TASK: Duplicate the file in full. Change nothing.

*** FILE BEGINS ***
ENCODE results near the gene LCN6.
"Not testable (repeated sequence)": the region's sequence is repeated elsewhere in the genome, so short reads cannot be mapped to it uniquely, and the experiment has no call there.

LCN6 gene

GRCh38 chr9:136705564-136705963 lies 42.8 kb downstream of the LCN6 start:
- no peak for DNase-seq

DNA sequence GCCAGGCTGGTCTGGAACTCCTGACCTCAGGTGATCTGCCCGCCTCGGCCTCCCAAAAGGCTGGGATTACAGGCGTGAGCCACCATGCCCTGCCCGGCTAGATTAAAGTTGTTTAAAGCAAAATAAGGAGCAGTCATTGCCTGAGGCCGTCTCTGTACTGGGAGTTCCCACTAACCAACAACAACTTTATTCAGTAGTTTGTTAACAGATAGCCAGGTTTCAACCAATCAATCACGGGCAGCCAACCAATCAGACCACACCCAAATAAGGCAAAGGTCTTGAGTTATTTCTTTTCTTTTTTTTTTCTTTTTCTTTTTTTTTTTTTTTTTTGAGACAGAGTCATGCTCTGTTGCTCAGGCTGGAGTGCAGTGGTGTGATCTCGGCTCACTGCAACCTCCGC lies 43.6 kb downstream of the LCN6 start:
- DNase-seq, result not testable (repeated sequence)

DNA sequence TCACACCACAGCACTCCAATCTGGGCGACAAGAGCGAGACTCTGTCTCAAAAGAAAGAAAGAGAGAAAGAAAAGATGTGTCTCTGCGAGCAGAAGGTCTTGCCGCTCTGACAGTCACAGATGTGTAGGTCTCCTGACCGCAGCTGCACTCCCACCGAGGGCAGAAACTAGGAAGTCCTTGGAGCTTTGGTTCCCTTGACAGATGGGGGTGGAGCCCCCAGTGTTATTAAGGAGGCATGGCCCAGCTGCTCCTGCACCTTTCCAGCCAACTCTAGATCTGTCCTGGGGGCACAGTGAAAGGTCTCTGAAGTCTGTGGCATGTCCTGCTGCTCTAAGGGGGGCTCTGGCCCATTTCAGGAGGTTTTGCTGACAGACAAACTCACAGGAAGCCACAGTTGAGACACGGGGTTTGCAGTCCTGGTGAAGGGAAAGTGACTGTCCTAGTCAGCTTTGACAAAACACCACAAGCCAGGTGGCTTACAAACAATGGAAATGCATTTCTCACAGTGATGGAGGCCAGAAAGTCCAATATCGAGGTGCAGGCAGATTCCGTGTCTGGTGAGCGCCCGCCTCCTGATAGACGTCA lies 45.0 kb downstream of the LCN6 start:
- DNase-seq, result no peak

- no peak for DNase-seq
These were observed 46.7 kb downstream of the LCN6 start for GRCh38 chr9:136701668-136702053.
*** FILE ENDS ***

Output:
ENCODE results near the gene LCN6.
"Not testable (repeated sequence)": the region's sequence is repeated elsewhere in the genome, so short reads cannot be mapped to it uniquely, and the experiment has no call there.

LCN6 gene

GRCh38 chr9:136705564-136705963 lies 42.8 kb downstream of the LCN6 start:
- no peak for DNase-seq

DNA sequence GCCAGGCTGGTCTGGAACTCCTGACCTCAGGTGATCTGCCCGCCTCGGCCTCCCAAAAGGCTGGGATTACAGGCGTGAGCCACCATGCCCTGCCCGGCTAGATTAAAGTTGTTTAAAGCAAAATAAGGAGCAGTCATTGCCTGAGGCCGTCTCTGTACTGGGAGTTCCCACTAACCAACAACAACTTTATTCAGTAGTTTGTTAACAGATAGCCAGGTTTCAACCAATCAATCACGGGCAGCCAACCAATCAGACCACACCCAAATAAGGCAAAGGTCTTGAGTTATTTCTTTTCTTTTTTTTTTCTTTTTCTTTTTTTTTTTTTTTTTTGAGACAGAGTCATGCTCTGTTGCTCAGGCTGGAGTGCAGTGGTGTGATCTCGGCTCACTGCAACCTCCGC lies 43.6 kb downstream of the LCN6 start:
- DNase-seq, result not testable (repeated sequence)

DNA sequence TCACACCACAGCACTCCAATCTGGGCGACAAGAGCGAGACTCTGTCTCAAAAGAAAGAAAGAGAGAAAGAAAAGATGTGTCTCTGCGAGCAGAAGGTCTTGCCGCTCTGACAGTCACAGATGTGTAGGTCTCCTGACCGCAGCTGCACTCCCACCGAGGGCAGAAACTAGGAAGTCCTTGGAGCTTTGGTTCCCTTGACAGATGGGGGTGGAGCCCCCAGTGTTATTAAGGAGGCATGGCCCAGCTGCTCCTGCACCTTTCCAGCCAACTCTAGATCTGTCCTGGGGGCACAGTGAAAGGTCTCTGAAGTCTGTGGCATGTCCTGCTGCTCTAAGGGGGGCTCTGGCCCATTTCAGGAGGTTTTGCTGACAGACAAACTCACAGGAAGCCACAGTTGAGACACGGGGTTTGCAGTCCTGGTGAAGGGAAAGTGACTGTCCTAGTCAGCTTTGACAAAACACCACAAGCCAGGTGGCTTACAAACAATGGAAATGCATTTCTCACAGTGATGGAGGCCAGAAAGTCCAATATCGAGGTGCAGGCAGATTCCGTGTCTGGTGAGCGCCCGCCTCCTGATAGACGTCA lies 45.0 kb downstream of the LCN6 start:
- DNase-seq, result no peak

- no peak for DNase-seq
These were observed 46.7 kb downstream of the LCN6 start for GRCh38 chr9:136701668-136702053.